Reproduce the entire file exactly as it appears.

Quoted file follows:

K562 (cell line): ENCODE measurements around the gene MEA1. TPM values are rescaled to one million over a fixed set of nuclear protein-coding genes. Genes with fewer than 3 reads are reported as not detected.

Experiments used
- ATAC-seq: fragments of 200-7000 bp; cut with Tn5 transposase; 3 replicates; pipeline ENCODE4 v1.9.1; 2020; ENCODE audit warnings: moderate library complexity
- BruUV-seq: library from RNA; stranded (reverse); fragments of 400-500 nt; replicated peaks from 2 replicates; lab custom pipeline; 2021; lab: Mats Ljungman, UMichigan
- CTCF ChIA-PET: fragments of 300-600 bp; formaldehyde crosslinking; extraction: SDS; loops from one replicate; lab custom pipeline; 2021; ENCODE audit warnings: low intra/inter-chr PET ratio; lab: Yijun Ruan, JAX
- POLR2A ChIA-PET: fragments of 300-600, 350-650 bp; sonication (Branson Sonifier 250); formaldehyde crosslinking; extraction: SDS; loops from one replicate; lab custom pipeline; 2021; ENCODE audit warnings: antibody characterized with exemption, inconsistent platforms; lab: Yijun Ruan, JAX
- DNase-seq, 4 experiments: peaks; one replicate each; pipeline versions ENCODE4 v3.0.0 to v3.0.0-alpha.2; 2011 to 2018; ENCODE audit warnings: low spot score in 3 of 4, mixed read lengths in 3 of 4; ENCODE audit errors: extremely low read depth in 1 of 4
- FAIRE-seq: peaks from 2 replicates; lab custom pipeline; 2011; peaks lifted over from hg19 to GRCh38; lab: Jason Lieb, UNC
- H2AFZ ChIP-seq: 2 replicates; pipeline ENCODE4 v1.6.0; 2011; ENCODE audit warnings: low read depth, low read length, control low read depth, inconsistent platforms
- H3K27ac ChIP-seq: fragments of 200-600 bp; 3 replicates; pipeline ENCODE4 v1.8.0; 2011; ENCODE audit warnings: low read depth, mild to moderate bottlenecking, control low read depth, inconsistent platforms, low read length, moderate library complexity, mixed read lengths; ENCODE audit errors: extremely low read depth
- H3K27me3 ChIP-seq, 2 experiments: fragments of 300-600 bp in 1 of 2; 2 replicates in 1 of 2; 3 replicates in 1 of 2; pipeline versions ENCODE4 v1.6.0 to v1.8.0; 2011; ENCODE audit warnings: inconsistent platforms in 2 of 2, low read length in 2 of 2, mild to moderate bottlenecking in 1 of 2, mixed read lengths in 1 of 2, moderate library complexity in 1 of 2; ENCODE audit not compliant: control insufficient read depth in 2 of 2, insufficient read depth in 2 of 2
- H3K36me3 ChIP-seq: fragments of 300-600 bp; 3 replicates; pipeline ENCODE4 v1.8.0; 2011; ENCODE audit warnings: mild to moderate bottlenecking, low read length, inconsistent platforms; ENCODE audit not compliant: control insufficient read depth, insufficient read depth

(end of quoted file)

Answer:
K562 (cell line): ENCODE measurements around the gene MEA1. TPM values are rescaled to one million over a fixed set of nuclear protein-coding genes. Genes with fewer than 3 reads are reported as not detected.

Experiments used
- ATAC-seq: fragments of 200-7000 bp; cut with Tn5 transposase; 3 replicates; pipeline ENCODE4 v1.9.1; 2020; ENCODE audit warnings: moderate library complexity
- BruUV-seq: library from RNA; stranded (reverse); fragments of 400-500 nt; replicated peaks from 2 replicates; lab custom pipeline; 2021; lab: Mats Ljungman, UMichigan
- CTCF ChIA-PET: fragments of 300-600 bp; formaldehyde crosslinking; extraction: SDS; loops from one replicate; lab custom pipeline; 2021; ENCODE audit warnings: low intra/inter-chr PET ratio; lab: Yijun Ruan, JAX
- POLR2A ChIA-PET: fragments of 300-600, 350-650 bp; sonication (Branson Sonifier 250); formaldehyde crosslinking; extraction: SDS; loops from one replicate; lab custom pipeline; 2021; ENCODE audit warnings: antibody characterized with exemption, inconsistent platforms; lab: Yijun Ruan, JAX
- DNase-seq, 4 experiments: peaks; one replicate each; pipeline versions ENCODE4 v3.0.0 to v3.0.0-alpha.2; 2011 to 2018; ENCODE audit warnings: low spot score in 3 of 4, mixed read lengths in 3 of 4; ENCODE audit errors: extremely low read depth in 1 of 4
- FAIRE-seq: peaks from 2 replicates; lab custom pipeline; 2011; peaks lifted over from hg19 to GRCh38; lab: Jason Lieb, UNC
- H2AFZ ChIP-seq: 2 replicates; pipeline ENCODE4 v1.6.0; 2011; ENCODE audit warnings: low read depth, low read length, control low read depth, inconsistent platforms
- H3K27ac ChIP-seq: fragments of 200-600 bp; 3 replicates; pipeline ENCODE4 v1.8.0; 2011; ENCODE audit warnings: low read depth, mild to moderate bottlenecking, control low read depth, inconsistent platforms, low read length, moderate library complexity, mixed read lengths; ENCODE audit errors: extremely low read depth
- H3K27me3 ChIP-seq, 2 experiments: fragments of 300-600 bp in 1 of 2; 2 replicates in 1 of 2; 3 replicates in 1 of 2; pipeline versions ENCODE4 v1.6.0 to v1.8.0; 2011; ENCODE audit warnings: inconsistent platforms in 2 of 2, low read length in 2 of 2, mild to moderate bottlenecking in 1 of 2, mixed read lengths in 1 of 2, moderate library complexity in 1 of 2; ENCODE audit not compliant: control insufficient read depth in 2 of 2, insufficient read depth in 2 of 2
- H3K36me3 ChIP-seq: fragments of 300-600 bp; 3 replicates; pipeline ENCODE4 v1.8.0; 2011; ENCODE audit warnings: mild to moderate bottlenecking, low read length, inconsistent platforms; ENCODE audit not compliant: control insufficient read depth, insufficient read depth